tech_crunch = """ AI startup Hugging Face has raised $235 million in a Series D funding round, as first reported by The Information, then seemingly verified by Salesforce CEO Marc Benioff on X (formerly known as Twitter). The tranche, which had participation from Google, Amazon, Nvidia, Intel, AMD, Qualcomm, IBM, Salesforce and Sound Ventures, values Hugging Face at $4.5 billion. That’s double the startup’s valuation from May 2022 and reportedly more than 100 times Hugging Face’s annualized revenue, reflecting the enormous appetite for AI and platforms to support its development. Hugging Face offers a number of data science hosting and development tools, including a GitHub-like hub for AI code repositories, models and datasets, as well as web apps to demo AI-powered applications. It also provides libraries for tasks like dataset processing and evaluating models in addition to an enterprise version of the hub that supports software-as-a-service and on-premises deployments. The company’s paid functionality includes AutoTrain, which helps to automate the task of training AI models; Inference API, which allows developers to host models without managing the underlying infrastructure; and Infinity, which is designed to increase the speed with which an in-production model processes data."""
Now that we have created the example text data, let us summarize it.
We are going to make use of Facebook’s BART model on Hugging Face for this task. There are other pre-trained models we could use, but this ranks highest on the leaderboard.
Therefore, to summarize the above text, run the code below:
from transformers import pipeline summarizer = pipeline("summarization", model="facebook/bart-large-cnn") output = summarizer(tech_crunch, max_length=100, min_length=30, do_sample=False) output["summary_text"] # Hugging Face is a cloud-based AI platform. # The company has raised $4.5 billion in funding since 2012. # It offers a number of tools for developers to build AI models.
Let’s discuss what we’ve just done. First, we imported the pipeline() function from the transformers library, which abstracts and simplifies the process of using various NLP models for specific tasks.
Then, we initialized a summarization pipeline by specifying the task as “summarization” and choosing a specific pre-trained model, in this case, “facebook/bart-large-cnn.”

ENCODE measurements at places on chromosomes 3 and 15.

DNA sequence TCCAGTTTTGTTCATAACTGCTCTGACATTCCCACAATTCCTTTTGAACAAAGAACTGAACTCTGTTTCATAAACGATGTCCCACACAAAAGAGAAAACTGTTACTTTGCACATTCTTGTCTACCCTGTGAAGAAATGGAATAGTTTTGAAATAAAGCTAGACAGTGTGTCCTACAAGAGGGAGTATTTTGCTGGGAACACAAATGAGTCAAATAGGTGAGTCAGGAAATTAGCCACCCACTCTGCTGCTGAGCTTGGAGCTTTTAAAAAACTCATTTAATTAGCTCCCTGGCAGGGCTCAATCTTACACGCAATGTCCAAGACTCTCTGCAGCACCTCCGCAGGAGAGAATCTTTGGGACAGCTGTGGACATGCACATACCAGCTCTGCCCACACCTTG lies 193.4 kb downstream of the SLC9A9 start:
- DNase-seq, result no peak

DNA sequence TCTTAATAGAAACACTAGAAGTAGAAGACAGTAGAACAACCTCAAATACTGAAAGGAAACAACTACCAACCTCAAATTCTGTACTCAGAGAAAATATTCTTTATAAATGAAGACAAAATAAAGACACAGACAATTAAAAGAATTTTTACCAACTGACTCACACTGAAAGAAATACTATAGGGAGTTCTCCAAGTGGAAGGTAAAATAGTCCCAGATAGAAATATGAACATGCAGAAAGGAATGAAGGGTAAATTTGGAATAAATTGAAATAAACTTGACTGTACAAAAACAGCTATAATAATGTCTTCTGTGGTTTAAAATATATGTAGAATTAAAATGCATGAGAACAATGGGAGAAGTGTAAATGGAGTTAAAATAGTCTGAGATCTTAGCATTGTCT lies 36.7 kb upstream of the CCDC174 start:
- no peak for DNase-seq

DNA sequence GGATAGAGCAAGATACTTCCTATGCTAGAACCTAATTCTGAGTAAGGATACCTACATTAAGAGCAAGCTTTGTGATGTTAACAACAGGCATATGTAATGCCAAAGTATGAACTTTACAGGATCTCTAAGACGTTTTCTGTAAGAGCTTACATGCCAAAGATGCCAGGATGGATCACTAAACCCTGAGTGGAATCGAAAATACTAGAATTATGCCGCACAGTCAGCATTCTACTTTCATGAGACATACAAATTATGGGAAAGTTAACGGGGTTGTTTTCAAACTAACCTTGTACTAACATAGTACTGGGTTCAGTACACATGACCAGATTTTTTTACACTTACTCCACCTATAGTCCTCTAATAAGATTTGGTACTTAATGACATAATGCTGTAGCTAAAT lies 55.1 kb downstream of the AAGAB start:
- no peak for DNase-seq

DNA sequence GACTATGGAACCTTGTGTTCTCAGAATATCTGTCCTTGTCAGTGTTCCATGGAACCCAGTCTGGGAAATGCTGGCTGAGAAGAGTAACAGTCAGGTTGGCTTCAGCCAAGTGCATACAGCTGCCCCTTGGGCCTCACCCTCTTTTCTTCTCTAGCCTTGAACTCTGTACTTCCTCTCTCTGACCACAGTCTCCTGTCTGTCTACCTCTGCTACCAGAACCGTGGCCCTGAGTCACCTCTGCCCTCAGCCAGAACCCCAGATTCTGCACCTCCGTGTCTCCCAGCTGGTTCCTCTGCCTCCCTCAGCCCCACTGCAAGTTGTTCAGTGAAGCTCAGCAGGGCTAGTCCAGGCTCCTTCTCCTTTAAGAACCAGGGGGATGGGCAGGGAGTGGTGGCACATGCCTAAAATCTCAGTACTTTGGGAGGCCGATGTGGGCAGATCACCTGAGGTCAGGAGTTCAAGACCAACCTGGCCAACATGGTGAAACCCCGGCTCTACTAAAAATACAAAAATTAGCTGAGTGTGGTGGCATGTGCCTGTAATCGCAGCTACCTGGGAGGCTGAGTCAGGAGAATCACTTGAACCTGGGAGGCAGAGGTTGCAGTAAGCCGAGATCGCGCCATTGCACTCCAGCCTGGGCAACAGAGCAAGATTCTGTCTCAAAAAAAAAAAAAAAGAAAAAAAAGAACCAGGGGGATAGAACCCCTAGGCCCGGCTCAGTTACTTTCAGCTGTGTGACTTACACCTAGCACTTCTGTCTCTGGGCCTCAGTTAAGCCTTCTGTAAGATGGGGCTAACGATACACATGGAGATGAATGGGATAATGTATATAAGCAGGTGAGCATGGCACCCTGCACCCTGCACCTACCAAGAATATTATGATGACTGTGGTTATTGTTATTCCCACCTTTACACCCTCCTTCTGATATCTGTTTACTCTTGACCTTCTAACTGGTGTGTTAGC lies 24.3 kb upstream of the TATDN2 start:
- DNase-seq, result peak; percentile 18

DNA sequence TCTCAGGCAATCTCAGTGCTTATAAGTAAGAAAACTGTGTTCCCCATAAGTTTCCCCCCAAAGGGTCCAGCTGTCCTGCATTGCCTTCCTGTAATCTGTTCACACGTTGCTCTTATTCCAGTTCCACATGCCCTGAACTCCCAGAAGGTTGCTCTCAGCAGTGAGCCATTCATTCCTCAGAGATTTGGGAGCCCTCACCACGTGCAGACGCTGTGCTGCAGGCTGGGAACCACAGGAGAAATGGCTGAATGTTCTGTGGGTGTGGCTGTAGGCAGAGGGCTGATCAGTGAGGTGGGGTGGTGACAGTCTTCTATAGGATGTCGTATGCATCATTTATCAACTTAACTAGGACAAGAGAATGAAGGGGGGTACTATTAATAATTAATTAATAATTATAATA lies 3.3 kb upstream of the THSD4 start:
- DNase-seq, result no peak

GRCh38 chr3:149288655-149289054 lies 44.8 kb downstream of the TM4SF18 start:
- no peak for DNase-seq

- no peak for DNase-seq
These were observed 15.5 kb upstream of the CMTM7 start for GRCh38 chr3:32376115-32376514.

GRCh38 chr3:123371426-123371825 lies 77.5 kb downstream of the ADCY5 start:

Once the summarizer is set up, it is ready to generate a summary for some input text. The
max_length parameter limits the length of the generated summary to 100 tokens, while
min_length ensures that the summary contains at least 30 tokens.
Note that if you pass a short text to the model and set a high
max_length, there is the tendency for the model to hallucinate and generate nonexistent summary. So, make sure to keep the max length consistent with the volume of text you are passing to the model.
do_sample parameter is set to
False, indicating that the summarization model should not use sampling techniques to generate the summary.
Finally, we extract the generated summary from the output of the summarizer pipeline and store it in the
output as a string, which can then be used or displayed as needed.
You can play with a web version of the application on Hugging Face here.
Video, Further Resources & Summary
Do you need more explanations on how to perform text summarization using the Hugging Face transformer library in Python? Then you should have a look at the following YouTube video of the Statistics Globe YouTube channel.
In the video, we explain how to perform text summarization using the Hugging Face transformer library in Python.
The YouTube video will be added soon.
Furthermore, you could have a look at some of the other interesting AI-based tutorials on Statistics Globe:
- How to Download & Install DALL-E App
- Image Classification Using Hugging Face Transformers pipeline in Python (Examples)
- Best DALL-E Prompts (4 Examples)
- How to Make AI-Generated Art Using Python (Example)
- Introduction to Python Programming
This post has shown how to perform text summarization using the Hugging Face transformer library in Python. There are many other tasks you can perform using the transformer library besides text summarization. Tasks such as image classification, sentiment analysis, audio recognition, text-to-image generation, and document question answering can all be easily executed using transformers.
I hope you enjoyed reading this tutorial! In case you have further questions, you may leave a comment below.
This page was created in collaboration with Ifeanyi Idiaye. You might check out Ifeanyi’s personal author page to read more about his academic background and the other articles he has written for the Statistics Globe website.